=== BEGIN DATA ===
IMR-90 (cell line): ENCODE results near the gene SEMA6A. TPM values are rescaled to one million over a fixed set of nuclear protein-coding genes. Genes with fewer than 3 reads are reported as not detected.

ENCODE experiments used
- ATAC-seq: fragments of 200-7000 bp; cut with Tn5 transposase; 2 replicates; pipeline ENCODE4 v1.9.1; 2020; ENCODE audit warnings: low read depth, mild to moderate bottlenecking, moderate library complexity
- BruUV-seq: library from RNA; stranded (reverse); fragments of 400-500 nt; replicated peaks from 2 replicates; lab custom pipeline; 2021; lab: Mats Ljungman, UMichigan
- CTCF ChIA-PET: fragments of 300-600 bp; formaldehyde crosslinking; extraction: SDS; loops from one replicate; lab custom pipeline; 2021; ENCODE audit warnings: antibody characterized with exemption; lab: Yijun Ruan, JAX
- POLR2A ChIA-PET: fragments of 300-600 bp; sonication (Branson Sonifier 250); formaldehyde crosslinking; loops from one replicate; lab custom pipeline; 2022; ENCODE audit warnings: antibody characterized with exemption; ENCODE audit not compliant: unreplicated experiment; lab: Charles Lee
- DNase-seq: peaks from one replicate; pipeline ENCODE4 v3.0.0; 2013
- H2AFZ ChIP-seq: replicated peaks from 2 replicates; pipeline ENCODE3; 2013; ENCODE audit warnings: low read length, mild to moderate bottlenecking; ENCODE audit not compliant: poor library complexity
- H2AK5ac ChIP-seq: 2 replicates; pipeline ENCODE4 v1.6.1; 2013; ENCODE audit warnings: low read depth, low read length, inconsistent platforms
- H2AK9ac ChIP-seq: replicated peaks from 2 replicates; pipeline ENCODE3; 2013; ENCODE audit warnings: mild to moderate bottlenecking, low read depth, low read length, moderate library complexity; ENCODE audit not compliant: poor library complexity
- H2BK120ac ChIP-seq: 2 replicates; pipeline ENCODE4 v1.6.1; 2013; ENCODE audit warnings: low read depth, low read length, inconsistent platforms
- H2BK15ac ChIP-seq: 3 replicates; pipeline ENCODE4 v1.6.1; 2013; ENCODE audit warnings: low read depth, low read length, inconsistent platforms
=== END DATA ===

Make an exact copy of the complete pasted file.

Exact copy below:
IMR-90 (cell line): ENCODE results near the gene SEMA6A. TPM values are rescaled to one million over a fixed set of nuclear protein-coding genes. Genes with fewer than 3 reads are reported as not detected.

ENCODE experiments used
- ATAC-seq: fragments of 200-7000 bp; cut with Tn5 transposase; 2 replicates; pipeline ENCODE4 v1.9.1; 2020; ENCODE audit warnings: low read depth, mild to moderate bottlenecking, moderate library complexity
- BruUV-seq: library from RNA; stranded (reverse); fragments of 400-500 nt; replicated peaks from 2 replicates; lab custom pipeline; 2021; lab: Mats Ljungman, UMichigan
- CTCF ChIA-PET: fragments of 300-600 bp; formaldehyde crosslinking; extraction: SDS; loops from one replicate; lab custom pipeline; 2021; ENCODE audit warnings: antibody characterized with exemption; lab: Yijun Ruan, JAX
- POLR2A ChIA-PET: fragments of 300-600 bp; sonication (Branson Sonifier 250); formaldehyde crosslinking; loops from one replicate; lab custom pipeline; 2022; ENCODE audit warnings: antibody characterized with exemption; ENCODE audit not compliant: unreplicated experiment; lab: Charles Lee
- DNase-seq: peaks from one replicate; pipeline ENCODE4 v3.0.0; 2013
- H2AFZ ChIP-seq: replicated peaks from 2 replicates; pipeline ENCODE3; 2013; ENCODE audit warnings: low read length, mild to moderate bottlenecking; ENCODE audit not compliant: poor library complexity
- H2AK5ac ChIP-seq: 2 replicates; pipeline ENCODE4 v1.6.1; 2013; ENCODE audit warnings: low read depth, low read length, inconsistent platforms
- H2AK9ac ChIP-seq: replicated peaks from 2 replicates; pipeline ENCODE3; 2013; ENCODE audit warnings: mild to moderate bottlenecking, low read depth, low read length, moderate library complexity; ENCODE audit not compliant: poor library complexity
- H2BK120ac ChIP-seq: 2 replicates; pipeline ENCODE4 v1.6.1; 2013; ENCODE audit warnings: low read depth, low read length, inconsistent platforms
- H2BK15ac ChIP-seq: 3 replicates; pipeline ENCODE4 v1.6.1; 2013; ENCODE audit warnings: low read depth, low read length, inconsistent platforms